Resolving Forces and Sizing Profiles in Structural Engineering

  • #1
Gunter1977
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TL;DR Summary
Frame members
I'm with a home study structural engineering as an electrical engineer. The assignment that I am trying to do is calculating a frame to support a large pipe with a weight of 32,000 kN distributed across eight legs. ( so it on a job site) I've performed a detailed analysis of the forces using free-body diagrams and resolved the components for each member, as shown in the attached PDF. However,

I have encountered challenges in achieving consistent results across all members, particularly in balancing the sum of forces and moments. For instance, while I've determined the axial force in member M20 to be 5072 kN,

I'm struggling to achieve the same consistency for member M10.

Questions:
1. Method for Resolving Forces:
How should I approach ensuring consistent results across all members? Are there specific methods or techniques I should consider to balance the forces and moments effectively?

2. Determining Profile Sizes: What factors should I consider when determining the sizes of profiles (beams)? Is it primarily based on considerations of tension, compression, or potential for buckling under load? I appreciate any insights or guidance on these issues. Thank you!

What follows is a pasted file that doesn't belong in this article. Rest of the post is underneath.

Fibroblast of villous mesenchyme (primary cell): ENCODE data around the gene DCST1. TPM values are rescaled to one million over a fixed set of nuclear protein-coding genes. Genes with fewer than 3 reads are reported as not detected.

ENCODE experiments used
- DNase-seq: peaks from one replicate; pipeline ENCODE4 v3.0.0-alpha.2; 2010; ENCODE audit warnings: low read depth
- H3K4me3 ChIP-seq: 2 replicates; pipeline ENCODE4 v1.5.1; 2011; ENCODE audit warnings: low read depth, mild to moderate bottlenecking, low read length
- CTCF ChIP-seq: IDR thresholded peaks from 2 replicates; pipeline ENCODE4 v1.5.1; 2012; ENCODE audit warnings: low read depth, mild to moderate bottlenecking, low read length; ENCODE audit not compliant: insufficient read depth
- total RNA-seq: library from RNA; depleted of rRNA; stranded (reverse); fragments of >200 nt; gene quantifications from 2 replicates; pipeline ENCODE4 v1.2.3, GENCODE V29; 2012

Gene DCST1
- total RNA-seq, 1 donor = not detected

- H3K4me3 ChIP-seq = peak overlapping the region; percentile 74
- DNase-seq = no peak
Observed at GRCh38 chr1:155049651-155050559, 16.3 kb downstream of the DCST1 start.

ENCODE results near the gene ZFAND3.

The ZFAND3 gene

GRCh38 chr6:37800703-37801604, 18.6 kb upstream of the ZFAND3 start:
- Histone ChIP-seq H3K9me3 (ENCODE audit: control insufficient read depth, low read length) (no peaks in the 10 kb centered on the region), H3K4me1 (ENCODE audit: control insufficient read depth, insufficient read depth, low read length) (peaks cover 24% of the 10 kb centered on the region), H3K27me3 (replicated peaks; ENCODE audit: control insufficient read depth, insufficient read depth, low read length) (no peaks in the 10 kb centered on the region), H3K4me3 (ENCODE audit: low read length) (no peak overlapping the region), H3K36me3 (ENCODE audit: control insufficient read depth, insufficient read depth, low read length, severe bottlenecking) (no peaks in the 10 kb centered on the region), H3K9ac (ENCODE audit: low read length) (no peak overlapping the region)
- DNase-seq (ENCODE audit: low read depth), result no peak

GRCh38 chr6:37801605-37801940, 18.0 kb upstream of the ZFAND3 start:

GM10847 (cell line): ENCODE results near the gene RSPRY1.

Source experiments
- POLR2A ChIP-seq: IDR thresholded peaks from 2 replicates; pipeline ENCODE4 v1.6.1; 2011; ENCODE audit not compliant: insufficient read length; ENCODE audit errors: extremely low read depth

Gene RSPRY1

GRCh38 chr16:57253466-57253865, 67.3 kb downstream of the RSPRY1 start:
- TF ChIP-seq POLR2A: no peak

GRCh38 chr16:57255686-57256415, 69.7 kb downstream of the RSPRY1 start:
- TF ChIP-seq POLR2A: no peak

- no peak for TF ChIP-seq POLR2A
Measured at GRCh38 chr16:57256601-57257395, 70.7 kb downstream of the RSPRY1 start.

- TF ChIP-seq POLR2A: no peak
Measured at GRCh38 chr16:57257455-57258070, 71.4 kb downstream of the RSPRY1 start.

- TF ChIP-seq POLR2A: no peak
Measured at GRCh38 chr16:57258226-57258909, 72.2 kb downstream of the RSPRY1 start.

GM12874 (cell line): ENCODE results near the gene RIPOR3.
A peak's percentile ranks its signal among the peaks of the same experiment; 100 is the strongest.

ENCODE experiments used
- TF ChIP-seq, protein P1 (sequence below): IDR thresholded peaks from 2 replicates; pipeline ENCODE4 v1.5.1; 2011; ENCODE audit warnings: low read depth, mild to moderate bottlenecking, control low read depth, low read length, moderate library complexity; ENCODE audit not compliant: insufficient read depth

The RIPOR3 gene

Thank you in advance,
 

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  • #2
1. Consider solving the loads as a matrix inversion, rather than sequentially, individually. Use space frame software.

2. Refine the design by changing, (preferably reducing), the sections based on tension, compression, and column stability (buckling).

What gives? Plastic design of steel structures, allows the material to bend when first installed. Do you want the pipe or the supporting frames to deform first? By designing the frames to deform, until the load is cradled in the structure, there will be significant savings in weight and cost.
 
  • #3
I believe that the free body diagram is very far from reality, as the lateral forces are non-existing, unless an external horizontal force is acting on the tank.

The only external forces acting on the support are the equally divided weight, acting solely in a vertical direction.
How the different members transfer those loads to the ground is a different matter.

Therefore, the represented four blue vectors seem to be incorrect.

Tank support.jpg
 
Last edited:

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